Haven’t watched the Sewing bee yet – will I need to cover my eyes, just peering through between my fingers every once in a while?

  11. helen says:

    re: hemming this beastly fabric, I successfully hand rolled the hem on my most recent make in silk chiffon… took a while but worth the effort if you ever brave it again..

  12. Last week I watched sewing bee and thought “I’ve done waistcoats and welt pockets, I’ve made 3D children’s costumes, I could actually do this”. This week I heard the words “sheer fabric” and thought, no, I definitely could not do that at all. I couldn’t even contemplate doing it at home with all the time in the world.

  13. jay says:

    Bad luck. I’m not sure what fabric that sheer is made for actually. After you’ve struggled with making up, how do you wear it?

  14. Please don’t give up! Silk is measured in weight by mommes. It looks like your silk was about 6 mommes when you need to aim for 8 or more to get a more solid result, or making it double layered. Also, lining the turned in bits with some black silk organza really helps to make them less “on display”.
    Silk chiffon is the most gorgeous thing to wear, like angel’s breath, but the seethroughness I can understand is not what you were aiming for! And hemming it is a breeze, it will roll hem like a boss. xo

  15. lisa g says:

    What a shame it didn’t work out! Though I wouldn’t swear off all silk chiffon; it does come in different weights. I made a silk chiffon kimono (oops… never blogged) that was virtually a breeze to sew. It was much more substantial than any poly chiffon I’ve used previously.

  16. Hélène says:

    Silk chiffon? No, thanks! Great for a scarf, but for a blouse, I also feel it is “revealing my internal organs”!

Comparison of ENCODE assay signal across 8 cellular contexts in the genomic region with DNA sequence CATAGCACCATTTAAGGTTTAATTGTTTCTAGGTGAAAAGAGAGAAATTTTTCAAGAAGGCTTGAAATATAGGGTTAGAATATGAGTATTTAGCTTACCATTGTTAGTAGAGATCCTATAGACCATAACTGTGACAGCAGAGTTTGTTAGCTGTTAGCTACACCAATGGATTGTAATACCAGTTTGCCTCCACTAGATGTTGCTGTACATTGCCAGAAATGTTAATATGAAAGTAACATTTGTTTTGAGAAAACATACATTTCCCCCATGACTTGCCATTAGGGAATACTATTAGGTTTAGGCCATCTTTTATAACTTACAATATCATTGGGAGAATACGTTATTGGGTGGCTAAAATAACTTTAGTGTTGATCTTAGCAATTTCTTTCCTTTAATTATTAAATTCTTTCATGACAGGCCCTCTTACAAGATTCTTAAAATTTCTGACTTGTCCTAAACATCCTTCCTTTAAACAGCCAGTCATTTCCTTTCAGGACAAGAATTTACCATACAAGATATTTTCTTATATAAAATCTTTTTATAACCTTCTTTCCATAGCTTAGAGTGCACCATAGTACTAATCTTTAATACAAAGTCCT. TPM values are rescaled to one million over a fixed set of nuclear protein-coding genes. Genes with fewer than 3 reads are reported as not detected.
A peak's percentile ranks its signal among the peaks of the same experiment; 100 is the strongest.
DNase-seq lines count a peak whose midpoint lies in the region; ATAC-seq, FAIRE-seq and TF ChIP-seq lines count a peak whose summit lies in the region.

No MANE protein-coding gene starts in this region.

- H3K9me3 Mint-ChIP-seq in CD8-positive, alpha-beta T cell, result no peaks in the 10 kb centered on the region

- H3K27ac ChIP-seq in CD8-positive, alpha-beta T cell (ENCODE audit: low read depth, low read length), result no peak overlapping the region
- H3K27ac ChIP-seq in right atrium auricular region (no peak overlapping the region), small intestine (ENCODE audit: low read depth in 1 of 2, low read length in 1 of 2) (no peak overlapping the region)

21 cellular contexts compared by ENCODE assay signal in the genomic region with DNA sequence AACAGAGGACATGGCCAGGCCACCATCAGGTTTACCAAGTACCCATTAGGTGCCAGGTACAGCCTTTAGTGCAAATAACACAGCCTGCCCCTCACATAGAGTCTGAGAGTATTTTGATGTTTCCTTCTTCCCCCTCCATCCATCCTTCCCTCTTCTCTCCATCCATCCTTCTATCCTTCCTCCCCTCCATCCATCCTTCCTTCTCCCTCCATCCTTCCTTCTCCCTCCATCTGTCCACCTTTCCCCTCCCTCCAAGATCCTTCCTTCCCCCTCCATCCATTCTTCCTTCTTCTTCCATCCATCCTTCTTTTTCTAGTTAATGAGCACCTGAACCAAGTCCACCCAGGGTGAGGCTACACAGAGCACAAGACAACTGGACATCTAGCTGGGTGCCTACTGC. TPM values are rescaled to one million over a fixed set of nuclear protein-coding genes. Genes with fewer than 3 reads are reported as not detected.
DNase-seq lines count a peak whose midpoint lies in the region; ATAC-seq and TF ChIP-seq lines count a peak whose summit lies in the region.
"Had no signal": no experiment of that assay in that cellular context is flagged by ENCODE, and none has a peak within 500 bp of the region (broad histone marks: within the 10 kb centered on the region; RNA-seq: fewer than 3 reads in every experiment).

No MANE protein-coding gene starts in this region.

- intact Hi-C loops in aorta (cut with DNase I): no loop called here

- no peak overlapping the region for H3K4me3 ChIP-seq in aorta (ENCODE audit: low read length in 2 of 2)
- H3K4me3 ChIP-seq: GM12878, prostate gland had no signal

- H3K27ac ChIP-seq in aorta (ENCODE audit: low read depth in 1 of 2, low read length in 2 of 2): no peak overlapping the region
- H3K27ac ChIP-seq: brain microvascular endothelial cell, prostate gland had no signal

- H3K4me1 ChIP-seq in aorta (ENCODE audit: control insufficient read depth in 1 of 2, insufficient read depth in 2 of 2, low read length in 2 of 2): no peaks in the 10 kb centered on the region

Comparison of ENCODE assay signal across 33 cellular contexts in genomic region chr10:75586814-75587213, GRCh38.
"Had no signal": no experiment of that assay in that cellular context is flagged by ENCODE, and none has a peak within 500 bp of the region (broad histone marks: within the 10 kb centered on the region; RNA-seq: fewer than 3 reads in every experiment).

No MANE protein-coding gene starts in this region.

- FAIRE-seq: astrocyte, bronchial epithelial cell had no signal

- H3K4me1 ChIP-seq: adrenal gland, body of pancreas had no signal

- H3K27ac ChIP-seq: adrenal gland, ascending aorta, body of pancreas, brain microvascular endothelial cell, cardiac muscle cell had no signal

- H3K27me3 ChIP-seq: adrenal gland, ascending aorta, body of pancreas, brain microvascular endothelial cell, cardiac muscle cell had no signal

17. Sheree says:

    I have a few pieces of silk that I feel slightly scared of cutting into. Compared to your silk chiffon they now look positively easy! Felt so sorry for the sewing bee contestants this week. And now I feel sorry for you.

  18. katemcivor says:

    I’m glad this happened to you, too! I have a lovely silk chiffon shirt hanging in my sewing room. “Lovely” except for the completely off-grain center front seam. My chiffon has a (straight) checkerboard pattern that hangs in waves across the front of the shirt. There is no hiding the complete off-grain-ness of my cutting. My friends say it’s ‘fine’ and I should wear it. I’m not so sure!

  19. Silk chiffon is a nightmare to work with and specially using home sewing machines! All the french seams and baby hems! I’m sorry didn’t work out…

  20. redsilvia says:

    OH my! It’s like a perfect storm of sewing nightmares there. Well take the good advice from the comments and find heavier silk or buy retail. Both are sound ideas. Now move on to something else, say cotton and spring like, to cleanse the palate. I can send you some Hawaiian cotton I picked up in Honolulu if you need a tropical change.

  21. Roobeedoo says:

    I don’t know how to wear voile never mind chiffon! When I have seen chiffon blouses for sale they often come complete with their own undergarment. As for sewing silk anything – eek! I am actually toile-ing for a silk top this weekend and have come to the conclusion that if I can’t even get cotton lawn to behave with my pattern, I had better stay far far away from the silk!

  22. so feel your pain, hate a project that goes wrong.

  23. Britney says:

    Oh no! It’s such a shame it didn’t turn out, it would have been amazing! I don’t think you should give up completely, just get a heavier weight one! I get it though, I had a bad experience with some very thin, very stretchy knit…not fun to hem!! Lol don’t give up!!

  24. Gill says:

    Oh what a shame. A bit late, but in case you try again, I read a great tip for making baby hems on fine fabrics which might have helped
    http://weareallmagpies.blogspot.co.uk/2011/09/how-to-sew-baby-hem.html
    I’m def going to give it a try, I’ve even ordered the Banrol

  25. Melissa says:

    I feel your pain, it’s the worst when projects we are excited about go wrong! You’ll get the next one!

  26. the only time i work with silk chiffon or ANY chiffon is when it is fully underlined and lined OR if it is being used for a dance costume. otherwise: NOPE!

  27. Ligi says: